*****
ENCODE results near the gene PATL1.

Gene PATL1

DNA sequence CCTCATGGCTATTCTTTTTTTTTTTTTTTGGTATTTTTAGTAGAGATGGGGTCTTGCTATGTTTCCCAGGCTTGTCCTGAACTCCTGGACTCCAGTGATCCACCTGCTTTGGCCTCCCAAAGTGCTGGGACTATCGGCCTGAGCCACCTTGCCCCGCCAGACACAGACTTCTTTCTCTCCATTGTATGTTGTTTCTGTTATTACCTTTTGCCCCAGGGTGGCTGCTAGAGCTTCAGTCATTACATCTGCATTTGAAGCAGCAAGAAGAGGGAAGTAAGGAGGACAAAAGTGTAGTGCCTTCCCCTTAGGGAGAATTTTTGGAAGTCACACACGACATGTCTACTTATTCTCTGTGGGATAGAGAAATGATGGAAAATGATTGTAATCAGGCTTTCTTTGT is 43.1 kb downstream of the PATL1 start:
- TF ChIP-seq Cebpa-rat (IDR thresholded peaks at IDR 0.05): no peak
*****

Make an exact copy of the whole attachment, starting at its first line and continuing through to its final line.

ENCODE results near the gene PATL1.

Gene PATL1

DNA sequence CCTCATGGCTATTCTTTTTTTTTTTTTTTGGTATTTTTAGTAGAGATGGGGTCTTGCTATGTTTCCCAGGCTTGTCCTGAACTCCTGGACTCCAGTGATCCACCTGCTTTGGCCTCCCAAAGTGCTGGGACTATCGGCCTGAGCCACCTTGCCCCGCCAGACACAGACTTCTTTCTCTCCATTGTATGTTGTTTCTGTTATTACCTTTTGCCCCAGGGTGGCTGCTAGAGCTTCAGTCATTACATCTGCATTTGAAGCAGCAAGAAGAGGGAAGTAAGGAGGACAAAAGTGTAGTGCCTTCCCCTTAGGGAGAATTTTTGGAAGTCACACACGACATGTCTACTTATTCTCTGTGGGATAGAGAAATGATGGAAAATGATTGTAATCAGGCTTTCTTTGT is 43.1 kb downstream of the PATL1 start:
- TF ChIP-seq Cebpa-rat (IDR thresholded peaks at IDR 0.05): no peak